A real Buddy: Bruegger’s Bagels owner finds time to help men start a new lifeYou’d think Buddy Longen had enough to do running his two Bruegger’s Bagels bakeries in Hudson and Eagan, Minn. But each Tuesday evening he meets with a handful of men recovering from addictions to share a meal, study the Bible and be their friend.
By: Randy Hanson, Hudson Star-Observer
You’d think Buddy Longen had enough to do running his two Bruegger’s Bagels bakeries in Hudson and Eagan, Minn.
But each Tuesday evening he meets with a handful of men recovering from addictions to share a meal, study the Bible and be their friend.
“We feed them and try to love ’em,” says the 46-year-old with happy eyes and a cheerful disposition.
“People can change. I believe that wholeheartedly,” Longen adds.
He witnessed the change in his own father, also known as Buddy Longen, after the elder Longen became a Christian.
His dad went from being the guy who didn’t show up for supper and yelled at him when he came home to being a good role model and strong believer over the last 25 years of his life.
“It’s all been (because of) the Lord,” Longen says.
His real name is Walter Charles Longen III.
He discovered that at the beginning of second grade. On the first day of school, the teacher said she was going to call the roll and asked students to raise a hand when they heard their name.
“Walter Longen,” she said as she proceeded through the list.
“I go, wow! There’s another Longen,” and looked around to see who it was, he relates. “The teacher came up and says, aren’t you Walter? And I go, no, I’m Buddy.”
“So I go home and tell my parents, you know what I learned today? My real name is Walter.”
That was his grandfather’s name, too. His father was Walter Charles Longen Jr. His 19-year-old son is Walter Charles Longen IV.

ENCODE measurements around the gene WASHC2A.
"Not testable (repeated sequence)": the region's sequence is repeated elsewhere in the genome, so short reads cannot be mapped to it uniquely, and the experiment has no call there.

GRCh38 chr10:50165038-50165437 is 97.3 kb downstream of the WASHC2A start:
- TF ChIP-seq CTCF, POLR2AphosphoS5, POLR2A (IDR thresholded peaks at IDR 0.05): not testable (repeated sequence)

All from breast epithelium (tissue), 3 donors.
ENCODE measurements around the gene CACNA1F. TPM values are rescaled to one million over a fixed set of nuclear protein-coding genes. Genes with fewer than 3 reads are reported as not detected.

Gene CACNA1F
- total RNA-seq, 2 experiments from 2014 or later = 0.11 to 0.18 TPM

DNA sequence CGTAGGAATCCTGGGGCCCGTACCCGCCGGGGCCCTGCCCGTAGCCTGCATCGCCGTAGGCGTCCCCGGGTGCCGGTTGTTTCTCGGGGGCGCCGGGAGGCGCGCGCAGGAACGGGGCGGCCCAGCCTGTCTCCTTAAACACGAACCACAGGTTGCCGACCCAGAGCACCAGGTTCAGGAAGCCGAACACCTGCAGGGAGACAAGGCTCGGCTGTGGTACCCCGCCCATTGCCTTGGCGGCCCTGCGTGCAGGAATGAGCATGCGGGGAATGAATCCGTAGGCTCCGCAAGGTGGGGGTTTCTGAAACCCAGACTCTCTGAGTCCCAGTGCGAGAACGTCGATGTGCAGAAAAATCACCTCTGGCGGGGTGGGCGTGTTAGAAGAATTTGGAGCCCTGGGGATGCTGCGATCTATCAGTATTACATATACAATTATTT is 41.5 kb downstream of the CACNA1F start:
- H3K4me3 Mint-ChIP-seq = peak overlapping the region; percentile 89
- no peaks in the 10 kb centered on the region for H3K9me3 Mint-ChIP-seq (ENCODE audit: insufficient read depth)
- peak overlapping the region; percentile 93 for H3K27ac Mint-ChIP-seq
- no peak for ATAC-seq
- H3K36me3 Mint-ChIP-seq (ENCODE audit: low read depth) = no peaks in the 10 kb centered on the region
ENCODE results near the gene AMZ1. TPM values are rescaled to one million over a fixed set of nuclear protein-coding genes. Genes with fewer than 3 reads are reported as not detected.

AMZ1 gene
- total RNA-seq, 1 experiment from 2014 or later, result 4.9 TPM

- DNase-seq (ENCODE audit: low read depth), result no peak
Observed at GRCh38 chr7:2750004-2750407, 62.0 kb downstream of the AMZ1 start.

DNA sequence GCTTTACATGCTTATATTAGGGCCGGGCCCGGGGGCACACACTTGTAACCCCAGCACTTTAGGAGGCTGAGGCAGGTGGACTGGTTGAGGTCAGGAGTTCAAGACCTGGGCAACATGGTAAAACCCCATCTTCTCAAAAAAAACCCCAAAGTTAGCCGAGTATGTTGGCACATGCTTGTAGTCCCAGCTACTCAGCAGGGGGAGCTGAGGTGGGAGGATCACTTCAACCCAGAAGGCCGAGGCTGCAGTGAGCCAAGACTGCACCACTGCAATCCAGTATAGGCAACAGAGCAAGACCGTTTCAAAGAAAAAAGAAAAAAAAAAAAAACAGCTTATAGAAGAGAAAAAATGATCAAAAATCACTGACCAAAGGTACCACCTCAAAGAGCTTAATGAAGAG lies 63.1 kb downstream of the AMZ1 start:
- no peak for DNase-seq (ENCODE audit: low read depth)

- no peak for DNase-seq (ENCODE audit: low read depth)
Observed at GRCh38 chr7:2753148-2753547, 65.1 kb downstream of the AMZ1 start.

(Longen also has two daughters – Tonya, 25, and Amber, 22 – and two grandsons.)
He explains with a chuckle how the Walters and Buds were differentiated. His grandpa was Bud, his dad was Buddy, and he was Little Buddy.
When Walter the Fourth came along, Walter Jr. pronounced him “Bud Lite.” He goes by Charles these days.
Longen’s father was general manager of LaBon’s Truck Stop at Exit 4 on Interstate 94 (now the Travel America Center) for 20-some years. The Longen family moved from Maplewood, Minn., to River Falls when Walter Jr. took over the truck stop in 1976. Longen was just entering high school at the time. He graduated from River Falls High in 1981.
He worked with his father at the truck stop on and off for 14 years, beginning when he was in high school.
His father died on April 10, 2004, at the age of 60.
“He was quite a character,” Longen says. “A lot of people around the community know my father from the truck stop.”
Longen’s mother JoAnn, sisters Tami Datwyler and Kimberly Parnell, and brother Troy have all settled in Hudson. He resides in Roberts.
In addition to the early death of his father, Longen has had some knocks in life that make him sympathetic to others who find themselves in trouble.
He and his ex-wife divorced 10 years ago, requiring him to balance running a business (then Pete’s Pizza in New Richmond) with spending time with his children.